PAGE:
Hackers retire Troldesh ransomware and release 750,000 decryption keys

The team behind the malware has mysteriously shut it down just months after spearheading an explosion in activity

Ransomware splash screen mockup

A prominent hacking outfit that deployed the ransomware known as Shade, or Troldesh, to devastating effect has “irrevocably destroyed” the Trojan and released 750,000 decryption keys.

The cyber criminals behind the malware confirmed they retired the prominent ransomware towards the end of last year after six years of activity and have apologised to victims, offering no explanation as to why. An expert with Kaspersky has confirmed the decryption keys as being genuine.

The Trojan, which made up 6% of all ransomware attacks in 2017, experienced a massive increase in detections from the fourth quarter of 2018 to the first quarter of 2019, spiking in February last year, according to Malwarebytes. This was among the most, if not the most, widely distributed malware in the first half of the year.

Those spearheading Troldesh campaigns, however, have now unexpectedly released 750,000 decryption keys, as well as its “decryption soft”, in the hope that cyber security companies can develop intuitive decryption tools.

“We are the team which created a trojan-encryptor mostly known as Shade, Troldesh or Encoder.858. In fact, we stopped its distribution in the end of 2019,” the now-former hackers said in a GitHub post“Now we made a decision to put the last point in this story and to publish all the decryption keys we have (over 750 thousands at all).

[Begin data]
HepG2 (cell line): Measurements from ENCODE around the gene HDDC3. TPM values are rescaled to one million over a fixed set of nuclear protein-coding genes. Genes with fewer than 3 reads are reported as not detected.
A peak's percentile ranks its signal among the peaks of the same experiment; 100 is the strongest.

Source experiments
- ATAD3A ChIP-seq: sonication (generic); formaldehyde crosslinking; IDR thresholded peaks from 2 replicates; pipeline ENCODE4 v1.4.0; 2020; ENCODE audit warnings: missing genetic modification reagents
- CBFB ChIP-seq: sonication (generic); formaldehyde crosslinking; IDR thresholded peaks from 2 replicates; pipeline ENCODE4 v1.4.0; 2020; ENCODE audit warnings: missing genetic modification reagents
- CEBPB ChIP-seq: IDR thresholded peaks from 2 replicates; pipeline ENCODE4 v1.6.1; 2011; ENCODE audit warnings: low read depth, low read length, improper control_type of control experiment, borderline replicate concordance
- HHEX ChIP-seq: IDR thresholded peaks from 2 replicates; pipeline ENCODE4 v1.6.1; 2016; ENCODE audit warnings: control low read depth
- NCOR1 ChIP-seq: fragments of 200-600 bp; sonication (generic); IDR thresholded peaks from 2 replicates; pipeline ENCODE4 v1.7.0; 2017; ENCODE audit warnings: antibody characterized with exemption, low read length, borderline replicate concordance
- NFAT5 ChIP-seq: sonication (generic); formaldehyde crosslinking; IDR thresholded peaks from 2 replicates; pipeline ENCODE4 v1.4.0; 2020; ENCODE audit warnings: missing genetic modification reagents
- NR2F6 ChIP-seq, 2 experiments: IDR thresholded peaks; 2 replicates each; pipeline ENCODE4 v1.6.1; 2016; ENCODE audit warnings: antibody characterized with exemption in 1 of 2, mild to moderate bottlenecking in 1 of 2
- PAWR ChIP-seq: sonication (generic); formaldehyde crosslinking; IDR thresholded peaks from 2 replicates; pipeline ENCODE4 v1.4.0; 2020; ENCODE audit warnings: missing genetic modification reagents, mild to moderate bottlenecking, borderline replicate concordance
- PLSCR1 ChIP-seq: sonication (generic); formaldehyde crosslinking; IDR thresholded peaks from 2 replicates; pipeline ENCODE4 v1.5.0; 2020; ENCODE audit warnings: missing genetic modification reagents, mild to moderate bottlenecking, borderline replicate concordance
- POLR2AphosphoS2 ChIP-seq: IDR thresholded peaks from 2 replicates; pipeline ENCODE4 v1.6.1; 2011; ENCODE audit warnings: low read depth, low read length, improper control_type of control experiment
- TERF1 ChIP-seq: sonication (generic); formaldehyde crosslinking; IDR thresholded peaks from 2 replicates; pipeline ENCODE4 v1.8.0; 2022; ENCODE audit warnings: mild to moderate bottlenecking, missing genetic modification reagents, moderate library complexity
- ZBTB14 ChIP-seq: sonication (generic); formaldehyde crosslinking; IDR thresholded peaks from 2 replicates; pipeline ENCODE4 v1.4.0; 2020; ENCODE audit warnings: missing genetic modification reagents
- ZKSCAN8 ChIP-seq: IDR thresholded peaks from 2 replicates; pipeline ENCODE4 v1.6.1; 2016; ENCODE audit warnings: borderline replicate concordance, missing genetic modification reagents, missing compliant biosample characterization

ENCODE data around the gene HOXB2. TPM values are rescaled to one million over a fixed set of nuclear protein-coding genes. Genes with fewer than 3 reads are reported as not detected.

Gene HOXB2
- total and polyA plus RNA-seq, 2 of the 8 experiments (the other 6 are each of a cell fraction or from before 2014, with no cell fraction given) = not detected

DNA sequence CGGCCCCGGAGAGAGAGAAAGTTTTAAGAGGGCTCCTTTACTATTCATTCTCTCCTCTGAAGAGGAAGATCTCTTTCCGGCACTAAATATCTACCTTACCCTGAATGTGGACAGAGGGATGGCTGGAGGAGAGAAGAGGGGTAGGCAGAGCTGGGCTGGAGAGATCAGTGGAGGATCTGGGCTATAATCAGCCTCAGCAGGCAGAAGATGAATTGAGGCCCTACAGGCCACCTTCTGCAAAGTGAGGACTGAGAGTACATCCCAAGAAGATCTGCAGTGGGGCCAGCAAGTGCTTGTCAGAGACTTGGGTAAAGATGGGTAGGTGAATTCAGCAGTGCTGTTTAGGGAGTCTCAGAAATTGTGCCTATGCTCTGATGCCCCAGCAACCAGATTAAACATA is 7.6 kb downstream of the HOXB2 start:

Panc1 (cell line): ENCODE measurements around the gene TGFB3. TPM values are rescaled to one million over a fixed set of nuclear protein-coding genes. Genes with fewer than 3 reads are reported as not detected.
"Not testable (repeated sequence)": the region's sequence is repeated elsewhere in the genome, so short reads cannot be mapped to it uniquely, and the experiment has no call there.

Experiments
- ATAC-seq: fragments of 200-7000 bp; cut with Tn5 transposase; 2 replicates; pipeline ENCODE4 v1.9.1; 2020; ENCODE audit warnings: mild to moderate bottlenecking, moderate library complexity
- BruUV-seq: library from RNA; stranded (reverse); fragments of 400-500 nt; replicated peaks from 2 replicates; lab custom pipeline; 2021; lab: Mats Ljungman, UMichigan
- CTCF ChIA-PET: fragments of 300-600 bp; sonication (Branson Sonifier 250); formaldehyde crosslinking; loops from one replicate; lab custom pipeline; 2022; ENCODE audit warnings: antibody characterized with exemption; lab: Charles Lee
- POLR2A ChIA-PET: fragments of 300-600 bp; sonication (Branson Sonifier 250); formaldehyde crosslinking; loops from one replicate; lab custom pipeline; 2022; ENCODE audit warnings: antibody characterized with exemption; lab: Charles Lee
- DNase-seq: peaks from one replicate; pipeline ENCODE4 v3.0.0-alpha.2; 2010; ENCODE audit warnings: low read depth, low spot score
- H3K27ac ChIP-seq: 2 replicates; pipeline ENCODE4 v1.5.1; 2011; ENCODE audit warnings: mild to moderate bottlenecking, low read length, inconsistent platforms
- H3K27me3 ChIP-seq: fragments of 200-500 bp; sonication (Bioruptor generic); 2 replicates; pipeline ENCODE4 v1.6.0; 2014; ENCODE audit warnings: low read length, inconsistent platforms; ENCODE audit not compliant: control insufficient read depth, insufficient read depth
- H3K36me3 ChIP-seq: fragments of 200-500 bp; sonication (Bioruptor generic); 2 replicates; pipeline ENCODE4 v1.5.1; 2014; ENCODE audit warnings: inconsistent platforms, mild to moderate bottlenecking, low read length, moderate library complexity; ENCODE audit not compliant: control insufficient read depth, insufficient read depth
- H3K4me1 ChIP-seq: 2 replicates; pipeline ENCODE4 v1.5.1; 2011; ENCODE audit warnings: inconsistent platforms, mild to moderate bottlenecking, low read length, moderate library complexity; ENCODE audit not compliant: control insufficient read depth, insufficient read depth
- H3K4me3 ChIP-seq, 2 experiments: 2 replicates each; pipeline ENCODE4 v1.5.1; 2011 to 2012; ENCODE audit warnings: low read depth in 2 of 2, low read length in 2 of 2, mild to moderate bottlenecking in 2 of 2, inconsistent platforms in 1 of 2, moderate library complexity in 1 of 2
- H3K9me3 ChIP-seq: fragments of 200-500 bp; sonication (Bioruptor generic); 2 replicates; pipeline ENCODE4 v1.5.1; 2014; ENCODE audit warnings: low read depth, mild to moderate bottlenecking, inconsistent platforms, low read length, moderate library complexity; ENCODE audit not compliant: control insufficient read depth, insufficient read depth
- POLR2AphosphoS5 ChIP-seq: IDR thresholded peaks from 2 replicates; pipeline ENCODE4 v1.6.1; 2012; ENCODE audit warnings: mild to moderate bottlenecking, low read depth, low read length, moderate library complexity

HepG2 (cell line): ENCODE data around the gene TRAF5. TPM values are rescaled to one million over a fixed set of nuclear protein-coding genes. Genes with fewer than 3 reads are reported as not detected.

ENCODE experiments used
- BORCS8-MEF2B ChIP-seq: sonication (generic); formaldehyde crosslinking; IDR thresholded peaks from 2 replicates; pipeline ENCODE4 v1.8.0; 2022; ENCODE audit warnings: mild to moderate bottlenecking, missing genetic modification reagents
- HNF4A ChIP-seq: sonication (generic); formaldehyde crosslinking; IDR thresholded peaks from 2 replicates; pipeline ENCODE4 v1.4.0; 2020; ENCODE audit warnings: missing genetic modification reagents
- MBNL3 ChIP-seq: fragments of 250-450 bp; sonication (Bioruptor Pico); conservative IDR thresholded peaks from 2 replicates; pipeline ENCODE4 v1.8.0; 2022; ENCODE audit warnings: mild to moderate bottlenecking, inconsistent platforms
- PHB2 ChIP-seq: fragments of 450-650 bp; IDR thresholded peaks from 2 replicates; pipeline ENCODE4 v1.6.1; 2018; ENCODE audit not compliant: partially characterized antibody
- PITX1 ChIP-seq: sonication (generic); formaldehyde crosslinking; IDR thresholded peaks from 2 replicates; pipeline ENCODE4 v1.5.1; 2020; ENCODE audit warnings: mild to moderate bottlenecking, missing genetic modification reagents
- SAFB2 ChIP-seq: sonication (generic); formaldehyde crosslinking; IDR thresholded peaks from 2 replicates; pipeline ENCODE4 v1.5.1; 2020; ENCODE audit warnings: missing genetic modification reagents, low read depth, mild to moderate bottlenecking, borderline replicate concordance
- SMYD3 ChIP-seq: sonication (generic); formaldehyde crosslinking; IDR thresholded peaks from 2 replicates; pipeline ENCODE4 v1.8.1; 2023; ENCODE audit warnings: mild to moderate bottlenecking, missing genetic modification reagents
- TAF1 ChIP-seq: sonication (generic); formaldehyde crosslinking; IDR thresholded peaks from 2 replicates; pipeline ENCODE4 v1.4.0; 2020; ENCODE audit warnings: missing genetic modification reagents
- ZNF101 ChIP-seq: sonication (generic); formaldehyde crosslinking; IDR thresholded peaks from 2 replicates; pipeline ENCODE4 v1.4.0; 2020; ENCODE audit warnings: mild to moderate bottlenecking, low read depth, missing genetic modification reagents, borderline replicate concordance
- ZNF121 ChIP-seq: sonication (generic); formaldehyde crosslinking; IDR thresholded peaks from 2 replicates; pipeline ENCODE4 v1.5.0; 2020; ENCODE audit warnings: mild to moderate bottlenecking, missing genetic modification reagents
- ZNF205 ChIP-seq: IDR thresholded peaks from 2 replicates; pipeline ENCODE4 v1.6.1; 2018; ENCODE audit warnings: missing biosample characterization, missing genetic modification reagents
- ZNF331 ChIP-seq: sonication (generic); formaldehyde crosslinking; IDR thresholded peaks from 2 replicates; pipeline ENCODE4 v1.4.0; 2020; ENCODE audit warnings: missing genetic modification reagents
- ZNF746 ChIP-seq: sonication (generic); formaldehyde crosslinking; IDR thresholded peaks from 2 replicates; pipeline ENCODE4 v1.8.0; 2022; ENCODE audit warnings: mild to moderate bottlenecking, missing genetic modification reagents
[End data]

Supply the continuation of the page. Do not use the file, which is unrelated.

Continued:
“All other data related to our activity (including the source codes of the trojan) was irrevocably destroyed. We apologize to all the victims of the trojan and hope that the keys we published will help them to recover their data.”

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Troldesh typically spread through malicious email attachments, normally zip files presented as something the victim must open quickly. The extracted zip was a Javasript that then downloaded the payload, which was hosted on sites with a compromised content management system (CMS).

The ransomware is thought to have been organised by Russian hackers, given the notes were often written in both English and Russian.

The cyber criminal group has offered no explanation as to why it decided to shut down its ransomware towards the end of 2019.

It’s impossible not to draw associations with the fact that Troldesh activity exploded suddenly and exponentially earlier in the year, well beyond recorded levels since it was first spotted in 2014.

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